Jun 11, 2021

Ex-Veep’s Memoir Debuts in 2023. The (sus)Pence Is Killing Me!

Outrage and stern memos at Simon & Schuster. Oh, my.

By Ed Goldman

A few thousand writers and editors affiliated with Simon & Schuster are doing their damnedest to ensure that a memoir by former Vice President Mike Pence will become a best-seller when it comes out in 2023.

How they’re doing it may strike you as counter-intuitive, counter-intelligent and maybe even luncheon counter: They’re writing and signing petitions demanding that the longtime publisher renege on the deal.

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The expression, “Cutting off your nose to spite your face” comes to mind. Why would people want the company that publishes their work to lose out on making a few million bucks? Isn’t this a bit like wishing that the short-order cook making you a BLT wouldn’t wash his hands so often? (And you thought my including “lunch counter” in paragraph 2 was a dubious reach for a joke. Ha! If this were a foreign film, you’d call it foreshadowing. And maybe suggest it has something to do with my existential crisis. You’d be right on all charges, of course—including the one about my having made a dubious reach for a joke. So give yourself a bonus and take the rest of the column off.)

I certainly understand the heat and indignation inspiring the protest. Businesses across America, including Simon & Schuster, have been taking public pledges, which are about as reliable as political campaign promises, to be more woke (or should that be “woker?”). Many are even adding positions with titles like Chief Impact Officer, Social Justice Coordinator and, I dunno, Self-Righteousness Regulator. So it stands to reason that after Simon & Schuster made efforts in that direction—when it turns out what it really still wanted was cash on the barrelhead—people who’d bought into the company’s alleged moral authority would feel betrayed.

On the other hand, for 97 years, Simon & Schuster has been in the publishing business, not publishing service. I’m sure it has no desire to convert to a not-for-profit organization.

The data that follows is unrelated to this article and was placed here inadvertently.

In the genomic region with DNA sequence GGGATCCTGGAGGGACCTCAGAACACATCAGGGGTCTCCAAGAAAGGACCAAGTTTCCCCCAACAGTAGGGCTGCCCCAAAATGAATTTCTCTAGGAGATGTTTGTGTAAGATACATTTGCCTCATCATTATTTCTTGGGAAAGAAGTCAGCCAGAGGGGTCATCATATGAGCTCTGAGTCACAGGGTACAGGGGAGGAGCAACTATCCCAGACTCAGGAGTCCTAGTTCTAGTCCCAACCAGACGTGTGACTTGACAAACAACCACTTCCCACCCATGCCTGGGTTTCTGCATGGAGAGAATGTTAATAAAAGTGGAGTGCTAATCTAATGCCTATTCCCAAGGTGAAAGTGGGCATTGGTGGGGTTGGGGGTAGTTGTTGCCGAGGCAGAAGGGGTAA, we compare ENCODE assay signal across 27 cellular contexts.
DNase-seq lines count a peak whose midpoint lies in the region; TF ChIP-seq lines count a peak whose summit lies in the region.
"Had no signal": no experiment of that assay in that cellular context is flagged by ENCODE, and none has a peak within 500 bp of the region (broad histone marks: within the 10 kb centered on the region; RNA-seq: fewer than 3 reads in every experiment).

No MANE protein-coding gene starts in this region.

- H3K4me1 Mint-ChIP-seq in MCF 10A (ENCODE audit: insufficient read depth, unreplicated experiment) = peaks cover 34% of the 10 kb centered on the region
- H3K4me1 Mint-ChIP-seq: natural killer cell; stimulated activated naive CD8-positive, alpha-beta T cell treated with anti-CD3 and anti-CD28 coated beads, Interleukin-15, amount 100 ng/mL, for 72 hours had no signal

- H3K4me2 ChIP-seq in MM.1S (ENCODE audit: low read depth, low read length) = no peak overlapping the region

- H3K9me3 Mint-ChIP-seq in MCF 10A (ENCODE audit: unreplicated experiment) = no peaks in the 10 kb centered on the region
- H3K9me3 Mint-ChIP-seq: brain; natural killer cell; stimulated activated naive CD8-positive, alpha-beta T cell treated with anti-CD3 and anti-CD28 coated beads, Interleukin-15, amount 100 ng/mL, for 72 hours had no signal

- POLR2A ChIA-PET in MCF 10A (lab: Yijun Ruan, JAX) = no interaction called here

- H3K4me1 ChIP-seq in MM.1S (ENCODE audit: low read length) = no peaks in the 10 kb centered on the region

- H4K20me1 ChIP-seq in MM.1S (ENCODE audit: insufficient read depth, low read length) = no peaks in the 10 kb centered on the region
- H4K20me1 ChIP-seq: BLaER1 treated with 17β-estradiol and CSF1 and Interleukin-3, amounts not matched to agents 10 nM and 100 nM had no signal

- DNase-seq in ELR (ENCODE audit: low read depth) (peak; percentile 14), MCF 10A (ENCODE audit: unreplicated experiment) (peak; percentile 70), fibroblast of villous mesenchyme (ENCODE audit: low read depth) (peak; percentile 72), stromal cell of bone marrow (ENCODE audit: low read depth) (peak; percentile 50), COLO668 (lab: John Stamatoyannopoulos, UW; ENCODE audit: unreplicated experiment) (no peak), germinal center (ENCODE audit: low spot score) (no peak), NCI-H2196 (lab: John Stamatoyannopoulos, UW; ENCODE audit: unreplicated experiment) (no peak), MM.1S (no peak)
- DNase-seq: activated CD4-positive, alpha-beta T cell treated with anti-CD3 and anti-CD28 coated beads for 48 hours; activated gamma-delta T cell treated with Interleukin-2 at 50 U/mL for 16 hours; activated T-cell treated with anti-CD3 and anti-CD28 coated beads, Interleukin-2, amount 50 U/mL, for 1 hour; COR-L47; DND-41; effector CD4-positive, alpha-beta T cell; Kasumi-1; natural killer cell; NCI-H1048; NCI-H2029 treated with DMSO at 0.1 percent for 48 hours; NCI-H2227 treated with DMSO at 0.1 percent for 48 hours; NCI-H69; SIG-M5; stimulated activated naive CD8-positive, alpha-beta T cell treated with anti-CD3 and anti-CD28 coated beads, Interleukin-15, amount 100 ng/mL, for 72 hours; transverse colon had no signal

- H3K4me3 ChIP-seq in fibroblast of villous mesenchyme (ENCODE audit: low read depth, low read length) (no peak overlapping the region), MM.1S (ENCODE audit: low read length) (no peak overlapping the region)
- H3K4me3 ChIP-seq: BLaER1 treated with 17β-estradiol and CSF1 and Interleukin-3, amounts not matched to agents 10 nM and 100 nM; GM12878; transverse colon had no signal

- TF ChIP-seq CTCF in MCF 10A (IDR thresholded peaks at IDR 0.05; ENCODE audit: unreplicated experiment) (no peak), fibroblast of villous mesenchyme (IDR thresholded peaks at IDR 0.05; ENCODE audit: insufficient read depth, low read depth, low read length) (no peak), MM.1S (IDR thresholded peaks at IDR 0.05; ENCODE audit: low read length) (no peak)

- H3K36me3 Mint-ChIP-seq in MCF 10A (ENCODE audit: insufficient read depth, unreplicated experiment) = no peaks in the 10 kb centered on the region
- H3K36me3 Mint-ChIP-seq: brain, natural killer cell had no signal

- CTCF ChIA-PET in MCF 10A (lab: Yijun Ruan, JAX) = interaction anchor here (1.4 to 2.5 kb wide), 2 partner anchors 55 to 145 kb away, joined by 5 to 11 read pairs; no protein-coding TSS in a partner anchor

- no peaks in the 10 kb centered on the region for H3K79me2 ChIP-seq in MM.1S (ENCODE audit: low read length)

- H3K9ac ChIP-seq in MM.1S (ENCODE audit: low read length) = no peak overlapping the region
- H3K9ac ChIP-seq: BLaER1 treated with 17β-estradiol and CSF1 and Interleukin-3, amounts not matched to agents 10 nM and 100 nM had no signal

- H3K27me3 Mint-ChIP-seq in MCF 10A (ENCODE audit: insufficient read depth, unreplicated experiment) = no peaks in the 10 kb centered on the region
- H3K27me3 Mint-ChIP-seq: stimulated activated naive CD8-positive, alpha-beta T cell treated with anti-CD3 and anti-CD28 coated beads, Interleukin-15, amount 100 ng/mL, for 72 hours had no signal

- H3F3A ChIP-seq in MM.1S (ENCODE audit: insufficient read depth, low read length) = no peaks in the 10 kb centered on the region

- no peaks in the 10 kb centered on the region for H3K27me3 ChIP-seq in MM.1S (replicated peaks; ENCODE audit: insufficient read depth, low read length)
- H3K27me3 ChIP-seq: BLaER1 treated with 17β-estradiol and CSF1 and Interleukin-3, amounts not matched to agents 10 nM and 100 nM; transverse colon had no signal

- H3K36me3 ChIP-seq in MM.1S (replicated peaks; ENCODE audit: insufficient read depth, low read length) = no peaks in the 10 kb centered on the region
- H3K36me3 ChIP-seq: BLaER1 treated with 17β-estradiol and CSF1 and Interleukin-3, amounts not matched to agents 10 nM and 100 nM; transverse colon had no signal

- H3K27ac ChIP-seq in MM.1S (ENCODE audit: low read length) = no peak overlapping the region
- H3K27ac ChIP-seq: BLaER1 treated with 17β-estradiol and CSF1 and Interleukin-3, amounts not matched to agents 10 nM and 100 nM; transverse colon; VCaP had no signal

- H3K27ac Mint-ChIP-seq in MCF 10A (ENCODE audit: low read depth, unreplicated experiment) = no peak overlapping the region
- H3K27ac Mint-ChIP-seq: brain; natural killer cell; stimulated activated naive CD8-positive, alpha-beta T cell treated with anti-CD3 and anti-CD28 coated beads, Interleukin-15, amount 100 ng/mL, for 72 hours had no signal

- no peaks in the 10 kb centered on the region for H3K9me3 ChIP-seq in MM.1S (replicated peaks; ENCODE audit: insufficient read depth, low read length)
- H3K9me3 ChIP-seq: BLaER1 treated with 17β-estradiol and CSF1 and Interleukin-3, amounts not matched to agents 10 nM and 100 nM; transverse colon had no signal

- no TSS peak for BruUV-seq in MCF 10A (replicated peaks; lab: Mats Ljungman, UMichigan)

So where does a company draw the line between corporate conscience and conspicuous consumption? While the sardonic side of me can’t imagine that Mike Pence’s appeal as an author is to people who’ll actually buy (then actually read) books, the realistic side of me knows that even liberals will shell out the dough to get their Romneys (sorry: mitts) on the memoir. While it will be mainly to have something to make fun of during Havarti tastings, commerce doesn’t make a distinction between sincere and ironic purchases.

A year ago, this happened (the writer is Marc Tracy):

“James Bennet resigned on Sunday from his job as the editorial page editor of The New York Times, days after the newspaper’s opinion section, which he oversaw, published a much-criticized Op-Ed by a United States senator calling for a military response to civic unrest in American cities.

“’Last week we saw a significant breakdown in our editing processes, not the first we’ve experienced in recent years,’ said A. G. Sulzberger, the publisher, in a note to the staff on Sunday announcing Mr. Bennet’s departure.

“In a brief interview, Mr. Sulzberger added: ‘Both of us concluded that James would not be able to lead the team through the next leg of change that is required.’

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“At an all-staff virtual meeting on Friday, Mr. Bennet, 54, apologized for the Op-Ed, saying that it should not have been published and that it had not been edited carefully enough. An editors’ note posted late Friday noted factual inaccuracies and a ‘needlessly harsh’ tone.“

This struck me as hypocrisy masquerading as journalistic ethics. I’ve been a daily subscriber and ardent fan of the New York Times since childhood and what I believe happened didn’t have very much to do with the paper’s “editing processes.” It had more to do with the newsroom uproar caused by the Times having run a self-serving guest editorial (aren’t they all?) that didn’t fit the organization’s essentially liberal culture.

That said, you can bet that if the Times has a chance to run a lengthy excerpt of Pence’s memoir, it will. Because people will be talking about it. And the  media outlet that considers itself “the newspaper of record” isn’t going to allow the zeitgeist to happen without it. (Someone should Google “zeitgeist” and tell Mike Pence not only what it means but also that now, through an accident of history, he’s part of it.)

I think I’ll wait for the movie adaptation. 

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Ed Goldman's column appears almost every Monday, Wednesday and Friday. A former daily columnist for the Sacramento Business Journal, as well as monthly columnist for Sacramento Magazine and Comstock’s Business Magazine, he’s the author of five books, two plays and one musical (so far).